Russell Howard: Dingledodies

Note: This review is from 2008

Review by Steve Bennett

Dingledodies is a word Jack Kerouac invented to describe life-affirming weirdos he was always drawn to, the ‘the ones who are mad to live, mad to talk, mad to be saved, desirous of everything at the same time, the ones who never yawn or say a common place thing, but burn, burn, burn like fabulous yellow roman candles exploding like spiders across the stars…’

You can see why Russell Howard appropriated it for this tour. This charming rascal is an evangelist for happiness, finding glee in the strange behaviour of strangers, whether random acts of mischief or lunatic outbursts born of impotent frustration.

He finds glee in everyday life, then spreads the word with a near-religious fervour. And now, thanks to Mock The Week, his congregation is bigger than ever, filling good-sized theatres everywhere.

Not only does he have an almost naïve fascination with unconventional behaviour, on the strength his stories he’s also prone to exhibiting quite a lot of it himself. He’s 28 going on 13 – though with a more active sex life than the average teenager. To this day, this vivacious flippertigibbit giggles impishly at dick jokes, cheerfully inappropriate conduct, or the pub-game mishaps of an unlucky dwarf.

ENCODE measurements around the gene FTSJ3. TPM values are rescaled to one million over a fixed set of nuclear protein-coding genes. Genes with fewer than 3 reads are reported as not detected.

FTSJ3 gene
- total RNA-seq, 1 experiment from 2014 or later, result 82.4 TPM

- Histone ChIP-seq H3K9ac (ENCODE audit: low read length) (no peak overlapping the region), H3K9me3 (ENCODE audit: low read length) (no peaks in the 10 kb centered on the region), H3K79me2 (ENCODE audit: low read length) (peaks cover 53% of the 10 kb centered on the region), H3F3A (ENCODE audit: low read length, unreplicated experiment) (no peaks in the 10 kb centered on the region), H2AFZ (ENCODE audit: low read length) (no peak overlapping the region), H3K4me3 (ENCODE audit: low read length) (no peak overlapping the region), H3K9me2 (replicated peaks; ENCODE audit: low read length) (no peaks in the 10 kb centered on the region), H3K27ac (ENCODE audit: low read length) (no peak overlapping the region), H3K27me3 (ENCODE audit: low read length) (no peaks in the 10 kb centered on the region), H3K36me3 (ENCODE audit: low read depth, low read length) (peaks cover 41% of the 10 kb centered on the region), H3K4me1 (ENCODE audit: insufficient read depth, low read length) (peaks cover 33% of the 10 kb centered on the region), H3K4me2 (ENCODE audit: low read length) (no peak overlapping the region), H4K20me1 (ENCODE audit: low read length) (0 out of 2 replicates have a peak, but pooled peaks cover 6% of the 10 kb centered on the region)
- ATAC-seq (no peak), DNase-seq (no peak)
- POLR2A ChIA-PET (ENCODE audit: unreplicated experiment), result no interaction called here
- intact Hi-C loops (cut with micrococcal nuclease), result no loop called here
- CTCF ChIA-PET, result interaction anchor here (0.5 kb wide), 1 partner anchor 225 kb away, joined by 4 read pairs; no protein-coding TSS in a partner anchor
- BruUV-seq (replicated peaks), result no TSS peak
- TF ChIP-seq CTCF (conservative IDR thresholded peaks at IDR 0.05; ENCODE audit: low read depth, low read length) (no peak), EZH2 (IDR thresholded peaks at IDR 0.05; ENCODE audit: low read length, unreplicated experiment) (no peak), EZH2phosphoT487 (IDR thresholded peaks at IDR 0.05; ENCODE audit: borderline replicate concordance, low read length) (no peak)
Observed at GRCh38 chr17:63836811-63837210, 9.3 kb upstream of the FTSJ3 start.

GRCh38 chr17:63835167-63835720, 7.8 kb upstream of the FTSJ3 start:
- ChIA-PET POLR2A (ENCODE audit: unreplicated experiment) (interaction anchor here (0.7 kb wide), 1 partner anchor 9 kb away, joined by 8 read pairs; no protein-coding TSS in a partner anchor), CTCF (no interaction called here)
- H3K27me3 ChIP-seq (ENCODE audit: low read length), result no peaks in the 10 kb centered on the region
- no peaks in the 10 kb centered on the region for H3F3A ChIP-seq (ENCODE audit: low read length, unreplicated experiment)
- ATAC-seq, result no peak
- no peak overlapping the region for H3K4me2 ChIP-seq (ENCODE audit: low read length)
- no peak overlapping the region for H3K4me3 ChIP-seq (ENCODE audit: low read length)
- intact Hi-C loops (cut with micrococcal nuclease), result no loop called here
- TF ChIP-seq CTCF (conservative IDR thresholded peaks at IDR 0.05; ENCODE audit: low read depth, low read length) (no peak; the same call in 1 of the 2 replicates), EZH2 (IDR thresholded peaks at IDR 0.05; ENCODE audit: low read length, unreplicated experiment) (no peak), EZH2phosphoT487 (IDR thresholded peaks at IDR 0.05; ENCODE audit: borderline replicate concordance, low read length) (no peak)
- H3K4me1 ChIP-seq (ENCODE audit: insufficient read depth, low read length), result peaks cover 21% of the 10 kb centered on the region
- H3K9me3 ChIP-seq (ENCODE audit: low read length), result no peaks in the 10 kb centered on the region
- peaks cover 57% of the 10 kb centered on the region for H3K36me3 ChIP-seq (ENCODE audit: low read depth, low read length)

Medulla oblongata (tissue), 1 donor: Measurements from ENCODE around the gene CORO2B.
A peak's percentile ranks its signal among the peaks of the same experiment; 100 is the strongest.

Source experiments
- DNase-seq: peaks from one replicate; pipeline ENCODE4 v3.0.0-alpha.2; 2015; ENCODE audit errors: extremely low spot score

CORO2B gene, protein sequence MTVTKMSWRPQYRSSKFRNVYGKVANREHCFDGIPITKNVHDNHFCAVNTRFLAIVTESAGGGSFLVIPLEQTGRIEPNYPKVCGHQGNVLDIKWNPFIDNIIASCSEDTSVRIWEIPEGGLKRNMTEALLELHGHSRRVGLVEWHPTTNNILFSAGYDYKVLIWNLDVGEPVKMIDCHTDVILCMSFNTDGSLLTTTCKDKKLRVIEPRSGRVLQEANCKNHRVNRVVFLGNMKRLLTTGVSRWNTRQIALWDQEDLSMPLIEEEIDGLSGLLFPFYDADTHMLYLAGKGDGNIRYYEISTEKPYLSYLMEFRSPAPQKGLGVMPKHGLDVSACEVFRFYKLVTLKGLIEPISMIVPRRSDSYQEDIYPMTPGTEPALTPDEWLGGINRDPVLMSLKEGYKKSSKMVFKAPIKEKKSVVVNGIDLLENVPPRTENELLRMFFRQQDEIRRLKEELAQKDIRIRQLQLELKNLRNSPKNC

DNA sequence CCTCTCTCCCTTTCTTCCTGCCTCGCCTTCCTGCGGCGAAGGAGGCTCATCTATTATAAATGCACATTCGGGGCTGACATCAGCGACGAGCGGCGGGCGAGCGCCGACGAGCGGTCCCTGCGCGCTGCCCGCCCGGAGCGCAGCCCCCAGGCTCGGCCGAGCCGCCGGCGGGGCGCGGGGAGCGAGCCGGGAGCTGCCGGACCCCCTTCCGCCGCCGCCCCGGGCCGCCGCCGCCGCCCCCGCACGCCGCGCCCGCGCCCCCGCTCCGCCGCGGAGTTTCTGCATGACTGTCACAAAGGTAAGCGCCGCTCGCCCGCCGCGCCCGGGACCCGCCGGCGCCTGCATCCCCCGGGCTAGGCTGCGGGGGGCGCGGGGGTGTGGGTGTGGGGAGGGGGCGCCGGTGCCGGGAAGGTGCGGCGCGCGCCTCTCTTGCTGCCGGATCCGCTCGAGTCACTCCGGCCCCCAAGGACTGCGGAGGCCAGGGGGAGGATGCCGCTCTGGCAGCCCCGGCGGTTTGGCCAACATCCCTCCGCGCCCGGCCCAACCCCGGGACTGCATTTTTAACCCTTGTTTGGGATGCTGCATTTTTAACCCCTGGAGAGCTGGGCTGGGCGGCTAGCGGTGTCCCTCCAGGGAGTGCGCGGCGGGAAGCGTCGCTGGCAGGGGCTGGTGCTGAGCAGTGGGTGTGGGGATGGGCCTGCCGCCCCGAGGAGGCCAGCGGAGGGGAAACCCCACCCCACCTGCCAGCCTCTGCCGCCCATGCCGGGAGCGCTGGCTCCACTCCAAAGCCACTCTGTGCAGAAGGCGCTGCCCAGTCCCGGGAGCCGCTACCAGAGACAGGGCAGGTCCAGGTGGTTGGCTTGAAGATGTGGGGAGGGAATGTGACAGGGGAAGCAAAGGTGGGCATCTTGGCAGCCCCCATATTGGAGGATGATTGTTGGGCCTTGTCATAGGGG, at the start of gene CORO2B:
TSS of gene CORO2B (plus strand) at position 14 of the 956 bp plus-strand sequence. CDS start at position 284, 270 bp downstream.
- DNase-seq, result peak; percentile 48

There are, of course, plenty of tales from his own youth, given that the regression to childhood is a short mental journey for him. After nine years on the circuit, he still hasn’t exhausted these tales. You would have thought, for instance, that most comics would have mentioned the time their neighbour caught them with their arse hair on fire before now…

Howard has never grown out of being a prankster; those memories of youthful tomfoolery that seemed like a good idea at the time are still fresh in his mind, and told with the same excited gusto as if they’d happened only yesterday.

His detractors – possibly put off by his shamelessly over-demonstrative delivery – say there’s no substance to the effervescent ball of upbeat positivity, but that’s untrue.

The anecdotes in Dingledodies are invariably funny, and the set is riddled with beautifully left-field metaphors, such as his description of Gordon Ramsay being so wrinkled ‘you could put a pack of cards in that face’. There are hilarious, but brief, parodies exaggerating shock docs and Britain’s Got Talent sob stories, and a good chunk of topical material, undoubtedly generated from his Mock The Week residency, covering such wide-ranging topics as Noel Edmonds, Barry George, Zimbabwe and Sarah Palin.

But all the routines feed into his core message of spreading joy, as he derides the mealy-mouthed whingers who dominate certain section the news, complaining that the country’s going to the dogs just because of some minor irritant. Life is for celebrating, not complaining.

While Howard is adept at this social commentary, he’s never better than when talking about himself; reliving those childish japes and embarrassing japes, momentary humiliation being the small price he pays for not having an ‘off’ position on his merrymaking dial.

It does mean he always has a playful spring in his step, and it would take a special kind of curmudgeon not to leave the theatre in the same elated state of mind.

Reviewed by: Steve Bennett
Croydon, September 2008

Review date: 1 Sep 2008
Reviewed by: Steve Bennett

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